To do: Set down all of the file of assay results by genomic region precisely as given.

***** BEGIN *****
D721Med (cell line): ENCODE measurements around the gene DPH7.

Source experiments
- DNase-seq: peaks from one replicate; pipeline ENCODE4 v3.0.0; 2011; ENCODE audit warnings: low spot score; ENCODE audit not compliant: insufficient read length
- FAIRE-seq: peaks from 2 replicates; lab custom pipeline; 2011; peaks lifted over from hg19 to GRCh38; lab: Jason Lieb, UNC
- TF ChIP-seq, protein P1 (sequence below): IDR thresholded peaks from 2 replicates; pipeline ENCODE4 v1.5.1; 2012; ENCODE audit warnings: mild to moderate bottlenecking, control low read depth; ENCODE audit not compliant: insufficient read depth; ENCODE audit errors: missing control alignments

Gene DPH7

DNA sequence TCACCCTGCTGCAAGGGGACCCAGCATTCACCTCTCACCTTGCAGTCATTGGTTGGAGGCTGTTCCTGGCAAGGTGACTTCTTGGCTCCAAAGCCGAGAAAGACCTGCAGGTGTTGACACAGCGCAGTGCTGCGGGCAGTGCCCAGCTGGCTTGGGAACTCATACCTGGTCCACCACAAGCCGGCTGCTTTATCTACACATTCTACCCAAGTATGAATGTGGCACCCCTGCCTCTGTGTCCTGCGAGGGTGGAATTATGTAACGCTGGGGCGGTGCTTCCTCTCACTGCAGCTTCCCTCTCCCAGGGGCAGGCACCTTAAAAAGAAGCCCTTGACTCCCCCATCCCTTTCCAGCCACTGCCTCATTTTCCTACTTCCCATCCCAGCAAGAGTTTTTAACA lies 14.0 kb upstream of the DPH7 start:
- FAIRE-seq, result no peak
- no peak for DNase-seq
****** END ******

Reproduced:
D721Med (cell line): ENCODE measurements around the gene DPH7.

Source experiments
- DNase-seq: peaks from one replicate; pipeline ENCODE4 v3.0.0; 2011; ENCODE audit warnings: low spot score; ENCODE audit not compliant: insufficient read length
- FAIRE-seq: peaks from 2 replicates; lab custom pipeline; 2011; peaks lifted over from hg19 to GRCh38; lab: Jason Lieb, UNC
- TF ChIP-seq, protein P1 (sequence below): IDR thresholded peaks from 2 replicates; pipeline ENCODE4 v1.5.1; 2012; ENCODE audit warnings: mild to moderate bottlenecking, control low read depth; ENCODE audit not compliant: insufficient read depth; ENCODE audit errors: missing control alignments

Gene DPH7

DNA sequence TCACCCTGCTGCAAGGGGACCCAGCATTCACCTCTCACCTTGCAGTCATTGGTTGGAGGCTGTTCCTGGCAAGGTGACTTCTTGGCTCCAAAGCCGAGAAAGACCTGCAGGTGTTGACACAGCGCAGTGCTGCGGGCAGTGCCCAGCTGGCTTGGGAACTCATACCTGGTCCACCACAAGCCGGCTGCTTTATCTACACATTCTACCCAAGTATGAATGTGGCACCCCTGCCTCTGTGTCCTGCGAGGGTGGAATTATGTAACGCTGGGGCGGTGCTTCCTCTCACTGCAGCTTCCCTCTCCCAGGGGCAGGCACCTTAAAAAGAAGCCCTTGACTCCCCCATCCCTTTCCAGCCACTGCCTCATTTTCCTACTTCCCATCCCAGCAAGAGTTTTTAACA lies 14.0 kb upstream of the DPH7 start:
- FAIRE-seq, result no peak
- no peak for DNase-seq